Thanksgiving Convo Fail

Let’s just say that, after our Thanksgiving convo mishap this morning, I am VERY thankful that successful parenting doesn’t hinge on ONE conversation. Especially if it takes place in carline before I’ve had enough coffee.

Jane & I talk a lot. I mean that in the sense that we’re both superbly loquacious AND that we have lots of pretty cool conversations.

This morning, on the way to school, we were chatting about Dress for Success Day. She’s dressed as a teacher, although her first choice was scientist. Her Bobby & I failed her on that one–her lab coat and goggles are still languishing somewhere in storage. (We’re like 85% moved in, but both Simon & I are avoiding the storage unit like the plague. I’ve suggested just burning it to the ground instead of trying to weed through all that random/extraneous stuff, but Simon seemed to think that was a little extreme. Whatevs.) So, Jane opted to be a teacher, complete with a bun, glasses, an apple, and a name tag. Super cute.

Mornings are Jane’s best time of day. She’s optimistic, energetic, loving, and kind. Definitely a morning person (x 1billion). She had just finished listing things she was excited about (they are numerous), when I decided to jump in with, “Let’s chat about Thanksgiving for a sec.”

Now, by the time she’d paused for a breath and I got around to this topic, we’d just pulled into the morning carline. I rushed on, “You know, that stuff about the pilgrims and the Native Americans… it’s not really true. They weren’t friends.”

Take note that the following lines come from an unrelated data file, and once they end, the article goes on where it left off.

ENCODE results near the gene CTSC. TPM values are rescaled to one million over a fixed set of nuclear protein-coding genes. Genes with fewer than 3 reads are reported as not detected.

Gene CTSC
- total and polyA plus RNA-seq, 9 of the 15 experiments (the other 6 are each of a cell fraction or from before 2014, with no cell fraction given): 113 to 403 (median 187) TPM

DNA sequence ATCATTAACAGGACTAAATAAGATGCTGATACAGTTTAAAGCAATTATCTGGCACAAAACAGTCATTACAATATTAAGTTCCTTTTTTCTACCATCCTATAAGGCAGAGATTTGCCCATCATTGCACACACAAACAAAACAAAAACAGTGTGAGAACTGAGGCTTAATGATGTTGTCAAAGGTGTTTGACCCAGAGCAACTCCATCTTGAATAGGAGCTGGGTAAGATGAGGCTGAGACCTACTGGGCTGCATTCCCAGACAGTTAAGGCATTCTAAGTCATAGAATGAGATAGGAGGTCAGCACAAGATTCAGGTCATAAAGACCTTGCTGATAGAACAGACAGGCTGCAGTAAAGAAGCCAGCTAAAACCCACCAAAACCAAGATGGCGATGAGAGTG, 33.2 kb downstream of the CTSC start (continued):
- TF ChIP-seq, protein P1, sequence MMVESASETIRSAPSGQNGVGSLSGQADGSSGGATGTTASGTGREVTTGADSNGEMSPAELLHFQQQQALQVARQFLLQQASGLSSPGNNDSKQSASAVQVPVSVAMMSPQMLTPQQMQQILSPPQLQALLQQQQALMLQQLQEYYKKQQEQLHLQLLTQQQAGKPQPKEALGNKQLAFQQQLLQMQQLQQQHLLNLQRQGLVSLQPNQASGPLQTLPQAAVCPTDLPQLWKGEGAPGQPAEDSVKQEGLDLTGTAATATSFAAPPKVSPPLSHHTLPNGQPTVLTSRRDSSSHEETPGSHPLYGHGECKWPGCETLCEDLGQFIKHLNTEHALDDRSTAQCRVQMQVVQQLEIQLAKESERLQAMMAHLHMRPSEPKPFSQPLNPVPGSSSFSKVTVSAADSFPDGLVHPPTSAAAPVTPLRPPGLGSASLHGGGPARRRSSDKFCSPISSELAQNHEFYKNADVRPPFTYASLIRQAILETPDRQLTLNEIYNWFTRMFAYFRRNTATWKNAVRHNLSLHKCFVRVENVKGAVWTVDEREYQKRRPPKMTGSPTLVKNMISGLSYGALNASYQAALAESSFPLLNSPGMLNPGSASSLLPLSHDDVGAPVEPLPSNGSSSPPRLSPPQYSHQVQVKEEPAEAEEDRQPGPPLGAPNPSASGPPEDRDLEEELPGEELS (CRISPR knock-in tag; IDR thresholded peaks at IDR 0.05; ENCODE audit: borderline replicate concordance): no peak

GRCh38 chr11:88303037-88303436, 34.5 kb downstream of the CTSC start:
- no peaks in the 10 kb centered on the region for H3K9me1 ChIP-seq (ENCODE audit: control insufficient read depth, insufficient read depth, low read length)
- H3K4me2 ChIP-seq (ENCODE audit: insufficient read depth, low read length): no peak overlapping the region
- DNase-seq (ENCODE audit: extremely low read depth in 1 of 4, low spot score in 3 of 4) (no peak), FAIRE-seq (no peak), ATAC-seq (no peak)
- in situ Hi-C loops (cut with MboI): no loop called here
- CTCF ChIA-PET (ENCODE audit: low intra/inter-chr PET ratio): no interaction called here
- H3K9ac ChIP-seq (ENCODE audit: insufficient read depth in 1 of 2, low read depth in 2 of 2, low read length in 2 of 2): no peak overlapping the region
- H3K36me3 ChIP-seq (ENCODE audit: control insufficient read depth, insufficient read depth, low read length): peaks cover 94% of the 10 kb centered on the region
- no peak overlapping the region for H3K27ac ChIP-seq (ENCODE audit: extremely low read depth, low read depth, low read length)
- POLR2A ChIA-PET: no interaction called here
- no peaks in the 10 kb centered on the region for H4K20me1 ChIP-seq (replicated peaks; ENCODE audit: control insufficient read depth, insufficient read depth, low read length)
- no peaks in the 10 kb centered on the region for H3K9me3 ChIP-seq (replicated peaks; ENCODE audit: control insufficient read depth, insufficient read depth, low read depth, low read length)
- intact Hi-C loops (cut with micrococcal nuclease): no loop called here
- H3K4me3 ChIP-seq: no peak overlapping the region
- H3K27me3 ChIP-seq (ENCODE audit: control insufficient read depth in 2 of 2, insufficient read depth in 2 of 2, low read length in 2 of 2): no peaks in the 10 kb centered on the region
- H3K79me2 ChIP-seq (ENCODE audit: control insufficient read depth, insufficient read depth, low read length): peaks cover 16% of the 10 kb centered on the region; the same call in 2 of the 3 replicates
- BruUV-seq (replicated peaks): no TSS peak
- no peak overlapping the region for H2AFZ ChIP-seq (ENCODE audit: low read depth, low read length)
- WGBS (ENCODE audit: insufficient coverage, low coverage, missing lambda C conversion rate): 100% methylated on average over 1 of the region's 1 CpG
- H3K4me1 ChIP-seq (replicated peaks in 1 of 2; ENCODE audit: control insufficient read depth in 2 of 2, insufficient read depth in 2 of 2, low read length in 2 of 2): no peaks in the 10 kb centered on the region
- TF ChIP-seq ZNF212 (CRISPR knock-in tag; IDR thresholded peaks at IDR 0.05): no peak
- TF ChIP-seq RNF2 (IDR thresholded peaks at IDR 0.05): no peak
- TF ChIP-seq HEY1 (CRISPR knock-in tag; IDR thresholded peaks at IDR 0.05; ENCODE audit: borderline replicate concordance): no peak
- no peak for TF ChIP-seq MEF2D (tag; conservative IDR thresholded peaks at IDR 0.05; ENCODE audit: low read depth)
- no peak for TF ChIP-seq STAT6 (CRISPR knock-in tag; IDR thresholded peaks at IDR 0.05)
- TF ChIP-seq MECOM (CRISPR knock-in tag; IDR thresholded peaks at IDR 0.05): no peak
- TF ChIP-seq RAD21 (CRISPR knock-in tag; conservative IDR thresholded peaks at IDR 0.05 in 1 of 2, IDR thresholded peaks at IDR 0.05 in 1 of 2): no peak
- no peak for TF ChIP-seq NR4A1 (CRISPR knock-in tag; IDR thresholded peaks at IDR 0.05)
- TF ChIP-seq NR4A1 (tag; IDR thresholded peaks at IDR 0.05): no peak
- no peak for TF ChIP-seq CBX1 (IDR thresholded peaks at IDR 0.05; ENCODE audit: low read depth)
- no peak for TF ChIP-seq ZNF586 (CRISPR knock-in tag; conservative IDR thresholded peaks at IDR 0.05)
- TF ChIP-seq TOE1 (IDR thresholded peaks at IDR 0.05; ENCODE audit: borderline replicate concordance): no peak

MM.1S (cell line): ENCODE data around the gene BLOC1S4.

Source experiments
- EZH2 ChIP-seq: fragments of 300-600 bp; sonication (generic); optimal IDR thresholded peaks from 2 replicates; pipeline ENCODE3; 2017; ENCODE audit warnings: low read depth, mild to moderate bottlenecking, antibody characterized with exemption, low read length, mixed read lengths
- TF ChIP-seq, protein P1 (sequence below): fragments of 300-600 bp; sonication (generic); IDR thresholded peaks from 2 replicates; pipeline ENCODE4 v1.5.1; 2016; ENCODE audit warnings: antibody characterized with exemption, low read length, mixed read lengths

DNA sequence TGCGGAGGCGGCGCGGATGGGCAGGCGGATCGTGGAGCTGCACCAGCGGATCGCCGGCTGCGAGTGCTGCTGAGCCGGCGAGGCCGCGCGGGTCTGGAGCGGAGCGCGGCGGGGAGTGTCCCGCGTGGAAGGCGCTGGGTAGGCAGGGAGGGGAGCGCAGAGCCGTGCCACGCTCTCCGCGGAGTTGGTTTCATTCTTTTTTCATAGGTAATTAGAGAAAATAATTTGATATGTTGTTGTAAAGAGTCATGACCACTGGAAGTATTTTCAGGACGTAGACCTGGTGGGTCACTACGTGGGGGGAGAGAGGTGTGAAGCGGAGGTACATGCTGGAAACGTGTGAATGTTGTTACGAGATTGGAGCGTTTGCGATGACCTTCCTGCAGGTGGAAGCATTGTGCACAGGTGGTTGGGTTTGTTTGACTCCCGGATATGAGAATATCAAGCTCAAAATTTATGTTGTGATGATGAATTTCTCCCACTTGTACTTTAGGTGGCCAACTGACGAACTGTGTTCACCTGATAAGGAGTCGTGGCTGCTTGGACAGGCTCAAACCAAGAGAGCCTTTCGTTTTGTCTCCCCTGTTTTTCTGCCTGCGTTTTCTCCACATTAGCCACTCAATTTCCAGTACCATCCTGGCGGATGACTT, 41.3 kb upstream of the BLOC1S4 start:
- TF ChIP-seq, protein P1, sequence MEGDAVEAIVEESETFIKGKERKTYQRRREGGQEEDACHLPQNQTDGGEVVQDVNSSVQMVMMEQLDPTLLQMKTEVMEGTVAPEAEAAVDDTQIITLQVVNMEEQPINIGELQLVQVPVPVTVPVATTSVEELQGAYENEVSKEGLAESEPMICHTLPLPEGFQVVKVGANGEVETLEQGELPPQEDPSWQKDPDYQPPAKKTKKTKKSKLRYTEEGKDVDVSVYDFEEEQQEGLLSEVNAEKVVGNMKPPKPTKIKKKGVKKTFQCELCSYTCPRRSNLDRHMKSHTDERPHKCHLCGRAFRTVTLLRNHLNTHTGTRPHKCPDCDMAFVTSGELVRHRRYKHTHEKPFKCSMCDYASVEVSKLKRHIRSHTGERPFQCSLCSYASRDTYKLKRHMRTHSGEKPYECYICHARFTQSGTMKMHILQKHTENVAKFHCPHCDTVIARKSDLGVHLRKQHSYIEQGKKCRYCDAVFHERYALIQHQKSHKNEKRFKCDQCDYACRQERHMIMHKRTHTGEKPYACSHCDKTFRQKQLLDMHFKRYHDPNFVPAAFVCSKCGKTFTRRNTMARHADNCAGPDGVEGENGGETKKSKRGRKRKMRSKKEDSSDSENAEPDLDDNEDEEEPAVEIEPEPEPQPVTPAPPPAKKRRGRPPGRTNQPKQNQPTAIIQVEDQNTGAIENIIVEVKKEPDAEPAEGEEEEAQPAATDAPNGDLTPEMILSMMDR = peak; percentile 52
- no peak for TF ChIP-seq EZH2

Puzzled silence. 

At this point, I’m not sure if she doesn’t remember this conversation from last year. Or if she doesn’t want a lecture about human rights first thing in the morning. Or if she just wonders why they lie about pilgrims at school. But something is amiss. Because she’s just kind of looking at me (I’ve turned my head around to have this conversation, because carline in a weird time warp in which time actually stands still).

Instead of realizing this is not the right time, or that I’m running up against disinterest, or any of the other things I could’ve realized, I pressed on. (It was early, y’all. I’d only had one cup of coffee)

“White settlers weren’t friends of the Native Americans. They wanted to take their land and send them away, not live in peace with them.”

Then… Wait for it….

“It would’ve been better if instead of helping the settlers, the Native Americans had just let them die.”

What the FUCK?!? Who says that???? Me, apparently. Me, first thing in the morning in carline.

Good Lord.

But, problems with my hasty/half-ass narrative aside, her response was perfect. She looked at me, sighed, and said, “Mommy, I’m going to get out of the car now, okay?”

How she kept from rolling her eyes all the way back into her head at me, I’ll never know. But she did. And, fortunately for me, talks about social. issues, race, and representation are ongoing in our house. And usually my timing isn’t completely sucktastic. So, I’ll get another stab at this in which I don’t suggest letting anyone die.

I’d always wondered, though, if I’d know if she was completely uninterested in what I was sharing with her. Turns out, yes. She knows how to be crystal clear.

Good on her.

 

Here’s a New York Times piece on the myth vs. reality of Thanksgiving. I’ll probably read this & a few other resources before embarking on this conversation again. And I’ll have another cup of coffee. Couldn’t hurt. Might help.